Rich Jones of the Bell Policy Center sees the delay caused in part by Heath’s redistricting work as advantageous. The Senate leadership “has been more willing to listen to us than the House did,” Jones told The Colorado Statesman this week. “Heath has his view on this; our argument is to kill it.”
Jones said last year’s negotiations, which he likened to quick sausage-making in the waning days of the session, spent very little time on how HB 1351 would work once passed. There were no discussions on the Senate floor, where Heath introduced the amendment on the origination fee, on whether it would be refundable or not. Jones said the issue of how the origination fee would work was never brought up in discussions that involved the coalition, although Jones said Heath probably discussed it with the payday lenders. Jones noted that the rules governing the reforms didn’t go into effect until last November. “Give the reforms time to work,” he said.
One of the co-sponsors of HB 1290 is Sen. Greg Brophy, R-Wray, a finance committee member. Republicans are likely to support the measure, given that the 2010 legislation was opposed by every Senate Republican.
As far as the Democrats are concerned, the critical vote may come from first-year Sen. Cheri Jahn, D-Wheat Ridge. Jahn has a history of favoring payday lenders; in 2008, as a member of the House, she voted against HB 08-1310, which would have reduced the interest rate on payday loans to 36 percent. In 2007, Jahn voted in favor of HB 07-1261, which put into effect payment plans for borrowers who take out consecutive payday loans, and was signed by Gov. Bill Ritter. The following year, Jahn voted for HB 08-1126, which also dealt with payment plans but died in the Senate. Both bills were supported by the payday lending industry as stopgaps against larger reform efforts.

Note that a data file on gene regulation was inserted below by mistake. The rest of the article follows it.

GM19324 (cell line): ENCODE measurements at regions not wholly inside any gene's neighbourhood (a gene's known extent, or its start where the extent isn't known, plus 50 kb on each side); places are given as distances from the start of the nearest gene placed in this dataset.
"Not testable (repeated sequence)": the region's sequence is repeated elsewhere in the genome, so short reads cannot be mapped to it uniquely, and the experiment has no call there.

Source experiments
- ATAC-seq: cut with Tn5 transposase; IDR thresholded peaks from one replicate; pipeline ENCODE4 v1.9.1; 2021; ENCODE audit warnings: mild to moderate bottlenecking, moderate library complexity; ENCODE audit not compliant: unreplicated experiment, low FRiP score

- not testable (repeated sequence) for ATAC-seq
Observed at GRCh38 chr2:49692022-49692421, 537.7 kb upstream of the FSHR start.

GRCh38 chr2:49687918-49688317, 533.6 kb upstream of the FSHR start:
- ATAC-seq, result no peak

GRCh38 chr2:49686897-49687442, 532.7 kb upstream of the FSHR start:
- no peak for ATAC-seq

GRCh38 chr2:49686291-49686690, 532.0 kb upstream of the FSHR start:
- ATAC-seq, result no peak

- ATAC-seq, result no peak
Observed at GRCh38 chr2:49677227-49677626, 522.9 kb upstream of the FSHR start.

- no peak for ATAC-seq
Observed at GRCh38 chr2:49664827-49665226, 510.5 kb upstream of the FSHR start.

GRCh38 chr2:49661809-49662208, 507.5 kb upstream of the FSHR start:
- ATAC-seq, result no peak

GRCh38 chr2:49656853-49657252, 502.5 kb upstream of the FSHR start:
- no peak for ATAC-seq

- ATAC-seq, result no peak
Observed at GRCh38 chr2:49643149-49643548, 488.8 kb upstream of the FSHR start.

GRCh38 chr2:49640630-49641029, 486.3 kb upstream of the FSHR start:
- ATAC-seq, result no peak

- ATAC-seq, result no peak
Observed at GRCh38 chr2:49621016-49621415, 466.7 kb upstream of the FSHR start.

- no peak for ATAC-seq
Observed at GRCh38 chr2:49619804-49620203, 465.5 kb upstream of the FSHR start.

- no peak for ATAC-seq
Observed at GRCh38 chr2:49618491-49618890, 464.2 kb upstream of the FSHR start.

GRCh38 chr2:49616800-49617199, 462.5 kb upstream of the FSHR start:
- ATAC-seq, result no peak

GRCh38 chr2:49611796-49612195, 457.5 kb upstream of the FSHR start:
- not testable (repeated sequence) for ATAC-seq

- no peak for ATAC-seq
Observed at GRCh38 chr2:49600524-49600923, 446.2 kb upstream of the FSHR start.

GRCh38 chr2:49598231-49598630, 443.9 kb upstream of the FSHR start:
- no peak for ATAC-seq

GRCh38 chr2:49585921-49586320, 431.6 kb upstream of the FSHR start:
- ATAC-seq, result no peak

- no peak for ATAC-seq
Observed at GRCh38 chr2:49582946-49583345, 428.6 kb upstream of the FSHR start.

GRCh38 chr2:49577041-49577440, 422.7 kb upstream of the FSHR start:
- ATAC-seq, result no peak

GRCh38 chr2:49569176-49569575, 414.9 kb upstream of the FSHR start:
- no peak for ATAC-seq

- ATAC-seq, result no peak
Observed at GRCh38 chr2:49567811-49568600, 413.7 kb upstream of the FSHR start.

Last year, Jahn faced a tough primary challenge in her race for the Senate, beating fellow Dem David Ruchman by 554 votes out of more than 10,000 cast. Jahn’s votes in favor of the payday lending industry were used against her in campaign materials developed by a Democratic 527, Colorado Alliance for Working Families.
Payday lenders and their lobbyists have contributed to Jahn’s campaigns over the years, including at least three contributions to her 2010 Senate campaign. But Jahn, who appears to have an open mind on the latest effort, told The Statesman that the money isn’t a factor; what matters to her is the policy. “It isn’t that I’ve been a supporter of the payday lending industry,” she said Wednesday. Protecting consumers and protecting civil liberties is her interest, and people in her district have told her that they can’t get loans from traditional banks. In those situations, payday lenders are their only option. “I have to find a balance for consumers,” Jahn said. “That’s my job.”